Madras Boat Club

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Madras Boat Club
Coordinates13°1′N 80°14′E / 13.017°N 80.233°E / 13.017; 80.233Coordinates: 13°1′N 80°14′E / 13.017°N 80.233°E / 13.017; 80.233
Home waterChennai
Notable members
M. M. Muthiah

The Madras Boat Club, located in the South of India, in the historic city of Chennai is one of the oldest rowing centres in India.The area adjoining it is the most expensive locality in south India.


A small group of Englishmen in Madras (now called Chennai) founded the club in 1867. There are records to show that the club was first started in the backwaters of Ennore, and pictures of the rowing course lying alongside the sailing course are still available in the club's archives. Quite possibly sailors, with some rowing involvement back in England, devised the idea of setting up the rowing facility.

Later, in 1892, the club was moved to its present location on the banks of the Adyar river. The early records of the club reveal that in 1874–75 there was a membership of about 32 rowing members and 24 non-rowing members.

In 1898, the club coat of dark blue with brass buttons and the club monogram was adopted by the then committee. The original design is still in use today without modification. Inter-club and intra-club regattas were conducted quite regularly during those years, and the extensive press coverage that the sport received was indicative of its popularity. One name that figures often in the early records is that of F. H. Wilson for his sculling prowess.

In 1933, the Amateur Rowing Association of the East was formed, and the Madras Boat Club was one of its founder members. In the inaugural regatta of the ARAE in 1933 at Pune, MBC won the Willingdon Fours and the Venables Pairs trophies. Through these early years, the club maintained a commendable record of participation and performance in inter-club regattas.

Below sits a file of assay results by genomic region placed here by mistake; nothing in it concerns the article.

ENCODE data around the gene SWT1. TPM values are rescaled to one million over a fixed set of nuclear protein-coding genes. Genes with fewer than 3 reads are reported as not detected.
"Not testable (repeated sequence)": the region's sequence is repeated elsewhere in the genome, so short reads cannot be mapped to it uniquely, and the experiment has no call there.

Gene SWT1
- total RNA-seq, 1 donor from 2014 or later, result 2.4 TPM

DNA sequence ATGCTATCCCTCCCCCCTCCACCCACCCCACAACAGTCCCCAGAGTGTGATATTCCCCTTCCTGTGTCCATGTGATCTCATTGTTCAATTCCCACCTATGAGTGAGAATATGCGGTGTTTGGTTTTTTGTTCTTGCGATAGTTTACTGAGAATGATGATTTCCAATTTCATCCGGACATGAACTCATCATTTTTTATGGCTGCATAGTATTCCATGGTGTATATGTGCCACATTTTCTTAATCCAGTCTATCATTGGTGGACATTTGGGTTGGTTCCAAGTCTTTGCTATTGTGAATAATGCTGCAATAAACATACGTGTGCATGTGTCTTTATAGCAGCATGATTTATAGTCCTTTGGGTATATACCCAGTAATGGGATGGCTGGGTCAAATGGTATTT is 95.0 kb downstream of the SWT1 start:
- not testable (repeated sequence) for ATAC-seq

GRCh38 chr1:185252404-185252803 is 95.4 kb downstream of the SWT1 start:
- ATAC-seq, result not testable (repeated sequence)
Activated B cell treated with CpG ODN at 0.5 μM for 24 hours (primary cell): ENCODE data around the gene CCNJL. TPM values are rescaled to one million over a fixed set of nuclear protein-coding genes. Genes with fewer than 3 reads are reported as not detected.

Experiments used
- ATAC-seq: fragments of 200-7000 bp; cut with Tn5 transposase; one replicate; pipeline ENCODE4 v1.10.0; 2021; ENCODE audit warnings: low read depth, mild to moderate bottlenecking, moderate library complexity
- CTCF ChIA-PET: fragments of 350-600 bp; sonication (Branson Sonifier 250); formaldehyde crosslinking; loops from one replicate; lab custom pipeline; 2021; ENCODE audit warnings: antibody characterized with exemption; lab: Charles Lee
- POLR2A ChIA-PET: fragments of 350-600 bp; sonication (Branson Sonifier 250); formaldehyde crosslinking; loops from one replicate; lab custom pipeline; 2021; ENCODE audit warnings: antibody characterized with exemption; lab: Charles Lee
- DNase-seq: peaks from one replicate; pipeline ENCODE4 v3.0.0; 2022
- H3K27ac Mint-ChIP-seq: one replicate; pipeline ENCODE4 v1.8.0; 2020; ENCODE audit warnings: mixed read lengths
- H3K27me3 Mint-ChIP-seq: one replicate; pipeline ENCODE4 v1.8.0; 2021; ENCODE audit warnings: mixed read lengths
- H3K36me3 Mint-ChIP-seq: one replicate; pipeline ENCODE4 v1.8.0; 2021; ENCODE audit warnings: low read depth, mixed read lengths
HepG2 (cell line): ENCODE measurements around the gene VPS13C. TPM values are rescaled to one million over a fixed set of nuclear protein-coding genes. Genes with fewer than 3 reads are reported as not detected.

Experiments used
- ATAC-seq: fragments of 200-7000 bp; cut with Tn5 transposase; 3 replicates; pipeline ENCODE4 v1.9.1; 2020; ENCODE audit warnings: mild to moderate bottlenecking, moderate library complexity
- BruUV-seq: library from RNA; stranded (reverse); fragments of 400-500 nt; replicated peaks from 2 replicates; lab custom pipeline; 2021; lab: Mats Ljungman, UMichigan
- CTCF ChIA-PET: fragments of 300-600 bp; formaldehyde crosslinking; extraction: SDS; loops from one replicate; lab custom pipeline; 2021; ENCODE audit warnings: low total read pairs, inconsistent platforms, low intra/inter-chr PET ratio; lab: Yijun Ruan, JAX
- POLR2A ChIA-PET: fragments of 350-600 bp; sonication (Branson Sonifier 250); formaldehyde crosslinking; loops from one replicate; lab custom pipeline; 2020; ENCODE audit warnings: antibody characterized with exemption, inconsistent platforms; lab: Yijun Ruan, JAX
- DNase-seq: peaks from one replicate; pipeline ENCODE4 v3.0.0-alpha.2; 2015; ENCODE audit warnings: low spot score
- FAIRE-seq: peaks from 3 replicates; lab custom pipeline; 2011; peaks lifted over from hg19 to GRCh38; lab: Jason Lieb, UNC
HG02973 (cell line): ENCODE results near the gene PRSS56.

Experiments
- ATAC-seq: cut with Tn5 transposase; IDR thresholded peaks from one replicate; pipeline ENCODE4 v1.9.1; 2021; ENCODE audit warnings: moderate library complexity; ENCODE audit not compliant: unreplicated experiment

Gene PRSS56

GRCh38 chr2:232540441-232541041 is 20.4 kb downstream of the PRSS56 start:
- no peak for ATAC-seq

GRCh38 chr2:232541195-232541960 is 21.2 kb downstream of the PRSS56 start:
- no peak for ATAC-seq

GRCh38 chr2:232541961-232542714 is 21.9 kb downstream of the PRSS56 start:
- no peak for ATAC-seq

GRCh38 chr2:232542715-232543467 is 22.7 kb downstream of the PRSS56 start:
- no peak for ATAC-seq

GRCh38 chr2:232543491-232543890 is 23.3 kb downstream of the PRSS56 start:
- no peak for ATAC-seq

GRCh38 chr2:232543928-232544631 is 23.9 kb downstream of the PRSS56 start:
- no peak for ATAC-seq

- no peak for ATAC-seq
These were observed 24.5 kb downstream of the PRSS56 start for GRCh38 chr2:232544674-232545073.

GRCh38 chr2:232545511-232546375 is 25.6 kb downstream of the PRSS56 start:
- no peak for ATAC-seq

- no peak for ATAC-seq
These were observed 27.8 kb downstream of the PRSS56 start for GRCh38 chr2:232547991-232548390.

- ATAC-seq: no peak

First Indian President[edit]

In 1967, M. M. Muthiah became the club's first Indian president. At that time the club had very limited resources and it strived to keep interest alive. In order to generate fresh interest in the sport, in 1966 students were brought in as members, and today they form the hub of the rowing activity. In 1967, the centenary year of the club, MBC won the prestigious Willingdon Fours at the ARAE regatta.

Enthusiasm was never lacking in the club and several people have contributed to its growth. In the early seventies, Borun Chanda introduced a pattern of organised coaching and training and this paved the way for better performances on the water. It was not long before the results showed; in 1972 MBC won the Willingdon trophy and followed it up the very next year by winning all the three trophies at the ARAE regatta.

Indian National Rowing Championships[edit]

After a few years, the Rowing Federation of India was formed, primarily through the efforts of the members of the Madras Boat Club. In 1977 the first Indian National Rowing Championship was held in Calcutta. Tamil Nadu was represented by rowers from the Madras Boat Club. At the 1980 Nationals at Calcutta, MBC rowers helped Tamil Nadu win the gold in the Coxed Fours event.